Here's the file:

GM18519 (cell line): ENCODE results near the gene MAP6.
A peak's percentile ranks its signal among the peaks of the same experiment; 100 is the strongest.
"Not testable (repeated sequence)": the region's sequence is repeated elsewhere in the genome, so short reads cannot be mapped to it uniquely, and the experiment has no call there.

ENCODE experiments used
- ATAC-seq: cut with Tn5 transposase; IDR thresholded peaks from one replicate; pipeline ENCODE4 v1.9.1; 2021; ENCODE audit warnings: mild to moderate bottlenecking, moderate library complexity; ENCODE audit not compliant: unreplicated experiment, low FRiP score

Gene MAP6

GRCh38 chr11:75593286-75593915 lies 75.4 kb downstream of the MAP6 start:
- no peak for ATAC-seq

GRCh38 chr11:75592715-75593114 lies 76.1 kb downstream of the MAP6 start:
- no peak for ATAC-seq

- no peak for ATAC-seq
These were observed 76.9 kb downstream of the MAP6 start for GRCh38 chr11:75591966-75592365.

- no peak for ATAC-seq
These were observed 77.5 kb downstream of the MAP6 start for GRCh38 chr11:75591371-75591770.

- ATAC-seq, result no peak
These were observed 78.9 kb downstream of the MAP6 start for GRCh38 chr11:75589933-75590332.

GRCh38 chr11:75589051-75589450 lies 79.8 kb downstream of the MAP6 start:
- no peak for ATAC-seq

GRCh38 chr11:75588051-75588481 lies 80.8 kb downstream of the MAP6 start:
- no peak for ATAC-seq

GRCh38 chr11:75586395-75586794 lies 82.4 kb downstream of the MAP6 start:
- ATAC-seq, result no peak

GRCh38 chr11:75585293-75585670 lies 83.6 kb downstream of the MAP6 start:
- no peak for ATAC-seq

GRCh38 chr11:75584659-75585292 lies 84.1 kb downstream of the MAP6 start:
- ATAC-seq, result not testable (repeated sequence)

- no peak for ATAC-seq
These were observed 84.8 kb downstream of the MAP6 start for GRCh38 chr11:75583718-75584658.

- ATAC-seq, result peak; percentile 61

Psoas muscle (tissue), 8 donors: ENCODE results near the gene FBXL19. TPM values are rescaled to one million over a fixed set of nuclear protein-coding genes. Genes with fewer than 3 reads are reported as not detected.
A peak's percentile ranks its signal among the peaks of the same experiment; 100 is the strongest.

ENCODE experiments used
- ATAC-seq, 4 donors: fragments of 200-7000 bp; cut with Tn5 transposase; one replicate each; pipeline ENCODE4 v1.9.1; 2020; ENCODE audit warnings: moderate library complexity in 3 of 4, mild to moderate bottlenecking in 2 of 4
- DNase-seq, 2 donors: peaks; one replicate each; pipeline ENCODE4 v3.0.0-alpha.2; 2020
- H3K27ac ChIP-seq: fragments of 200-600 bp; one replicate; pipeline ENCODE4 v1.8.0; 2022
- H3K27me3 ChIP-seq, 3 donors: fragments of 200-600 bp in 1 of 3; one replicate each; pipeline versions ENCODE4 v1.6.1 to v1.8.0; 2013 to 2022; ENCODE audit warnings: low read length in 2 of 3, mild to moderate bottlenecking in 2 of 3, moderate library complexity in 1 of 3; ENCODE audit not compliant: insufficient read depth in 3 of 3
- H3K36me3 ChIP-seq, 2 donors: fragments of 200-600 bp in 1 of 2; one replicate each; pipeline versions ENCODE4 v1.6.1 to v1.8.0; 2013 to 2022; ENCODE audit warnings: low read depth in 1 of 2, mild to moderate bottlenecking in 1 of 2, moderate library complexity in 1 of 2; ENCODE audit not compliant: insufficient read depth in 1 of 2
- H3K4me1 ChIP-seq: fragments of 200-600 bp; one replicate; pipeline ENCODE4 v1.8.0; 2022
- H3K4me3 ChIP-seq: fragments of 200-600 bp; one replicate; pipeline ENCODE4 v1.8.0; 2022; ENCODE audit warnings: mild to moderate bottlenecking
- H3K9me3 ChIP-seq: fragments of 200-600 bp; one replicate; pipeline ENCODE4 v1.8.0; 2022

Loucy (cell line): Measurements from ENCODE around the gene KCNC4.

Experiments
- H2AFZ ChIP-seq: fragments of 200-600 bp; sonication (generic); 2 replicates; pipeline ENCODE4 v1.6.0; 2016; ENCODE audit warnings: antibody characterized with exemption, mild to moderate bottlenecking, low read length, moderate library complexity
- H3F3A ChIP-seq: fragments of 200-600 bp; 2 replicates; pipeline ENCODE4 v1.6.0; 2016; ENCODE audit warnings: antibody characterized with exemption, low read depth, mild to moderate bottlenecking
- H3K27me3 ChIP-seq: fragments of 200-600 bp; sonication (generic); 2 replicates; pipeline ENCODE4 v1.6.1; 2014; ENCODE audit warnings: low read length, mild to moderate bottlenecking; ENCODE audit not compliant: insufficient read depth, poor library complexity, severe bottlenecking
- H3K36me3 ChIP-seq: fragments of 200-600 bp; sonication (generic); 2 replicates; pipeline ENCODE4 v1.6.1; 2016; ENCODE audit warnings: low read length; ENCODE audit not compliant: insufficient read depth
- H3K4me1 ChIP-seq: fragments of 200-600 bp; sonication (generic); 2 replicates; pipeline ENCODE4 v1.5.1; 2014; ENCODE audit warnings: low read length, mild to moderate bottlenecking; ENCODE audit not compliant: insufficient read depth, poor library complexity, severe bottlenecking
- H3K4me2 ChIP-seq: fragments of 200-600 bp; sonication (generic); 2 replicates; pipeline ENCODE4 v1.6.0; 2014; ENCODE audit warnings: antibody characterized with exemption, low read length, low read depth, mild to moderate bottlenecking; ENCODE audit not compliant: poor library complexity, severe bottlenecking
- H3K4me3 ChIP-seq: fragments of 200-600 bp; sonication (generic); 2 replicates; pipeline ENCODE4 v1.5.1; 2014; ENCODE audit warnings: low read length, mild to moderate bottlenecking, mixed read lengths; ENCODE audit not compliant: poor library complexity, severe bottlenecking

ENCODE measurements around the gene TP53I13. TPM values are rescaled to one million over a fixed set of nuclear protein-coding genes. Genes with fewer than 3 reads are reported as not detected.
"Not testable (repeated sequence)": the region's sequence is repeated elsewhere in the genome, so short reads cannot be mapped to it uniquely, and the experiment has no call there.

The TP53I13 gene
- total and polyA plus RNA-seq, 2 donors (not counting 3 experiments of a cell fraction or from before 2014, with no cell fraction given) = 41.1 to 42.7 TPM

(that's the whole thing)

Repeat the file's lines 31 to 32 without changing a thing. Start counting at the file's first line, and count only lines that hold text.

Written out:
A peak's percentile ranks its signal among the peaks of the same experiment; 100 is the strongest.

ENCODE experiments used